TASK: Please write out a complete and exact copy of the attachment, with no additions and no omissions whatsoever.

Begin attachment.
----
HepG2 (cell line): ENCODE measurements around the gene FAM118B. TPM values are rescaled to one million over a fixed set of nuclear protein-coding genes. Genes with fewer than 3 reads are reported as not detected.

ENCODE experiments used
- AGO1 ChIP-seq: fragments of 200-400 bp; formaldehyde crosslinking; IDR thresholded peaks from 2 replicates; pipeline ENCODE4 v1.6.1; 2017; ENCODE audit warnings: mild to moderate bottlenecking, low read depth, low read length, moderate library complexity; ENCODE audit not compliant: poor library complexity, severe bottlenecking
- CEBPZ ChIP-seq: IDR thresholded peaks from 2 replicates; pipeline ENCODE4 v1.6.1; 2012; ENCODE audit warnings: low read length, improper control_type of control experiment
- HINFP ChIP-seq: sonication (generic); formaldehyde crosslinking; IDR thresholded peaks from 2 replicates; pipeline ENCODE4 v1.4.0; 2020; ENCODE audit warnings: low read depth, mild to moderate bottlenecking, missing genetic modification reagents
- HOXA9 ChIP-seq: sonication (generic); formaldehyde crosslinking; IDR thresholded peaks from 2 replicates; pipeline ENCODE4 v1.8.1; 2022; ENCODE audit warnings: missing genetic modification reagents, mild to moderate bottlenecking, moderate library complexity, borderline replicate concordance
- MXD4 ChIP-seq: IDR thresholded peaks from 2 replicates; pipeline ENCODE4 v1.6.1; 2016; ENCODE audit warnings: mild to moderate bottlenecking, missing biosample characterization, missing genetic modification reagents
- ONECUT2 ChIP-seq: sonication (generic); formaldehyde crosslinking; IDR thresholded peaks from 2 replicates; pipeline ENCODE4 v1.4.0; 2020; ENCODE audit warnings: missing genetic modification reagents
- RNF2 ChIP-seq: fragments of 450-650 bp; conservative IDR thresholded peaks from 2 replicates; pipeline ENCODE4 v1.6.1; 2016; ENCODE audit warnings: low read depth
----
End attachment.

HepG2 (cell line): ENCODE measurements around the gene FAM118B. TPM values are rescaled to one million over a fixed set of nuclear protein-coding genes. Genes with fewer than 3 reads are reported as not detected.

ENCODE experiments used
- AGO1 ChIP-seq: fragments of 200-400 bp; formaldehyde crosslinking; IDR thresholded peaks from 2 replicates; pipeline ENCODE4 v1.6.1; 2017; ENCODE audit warnings: mild to moderate bottlenecking, low read depth, low read length, moderate library complexity; ENCODE audit not compliant: poor library complexity, severe bottlenecking
- CEBPZ ChIP-seq: IDR thresholded peaks from 2 replicates; pipeline ENCODE4 v1.6.1; 2012; ENCODE audit warnings: low read length, improper control_type of control experiment
- HINFP ChIP-seq: sonication (generic); formaldehyde crosslinking; IDR thresholded peaks from 2 replicates; pipeline ENCODE4 v1.4.0; 2020; ENCODE audit warnings: low read depth, mild to moderate bottlenecking, missing genetic modification reagents
- HOXA9 ChIP-seq: sonication (generic); formaldehyde crosslinking; IDR thresholded peaks from 2 replicates; pipeline ENCODE4 v1.8.1; 2022; ENCODE audit warnings: missing genetic modification reagents, mild to moderate bottlenecking, moderate library complexity, borderline replicate concordance
- MXD4 ChIP-seq: IDR thresholded peaks from 2 replicates; pipeline ENCODE4 v1.6.1; 2016; ENCODE audit warnings: mild to moderate bottlenecking, missing biosample characterization, missing genetic modification reagents
- ONECUT2 ChIP-seq: sonication (generic); formaldehyde crosslinking; IDR thresholded peaks from 2 replicates; pipeline ENCODE4 v1.4.0; 2020; ENCODE audit warnings: missing genetic modification reagents
- RNF2 ChIP-seq: fragments of 450-650 bp; conservative IDR thresholded peaks from 2 replicates; pipeline ENCODE4 v1.6.1; 2016; ENCODE audit warnings: low read depth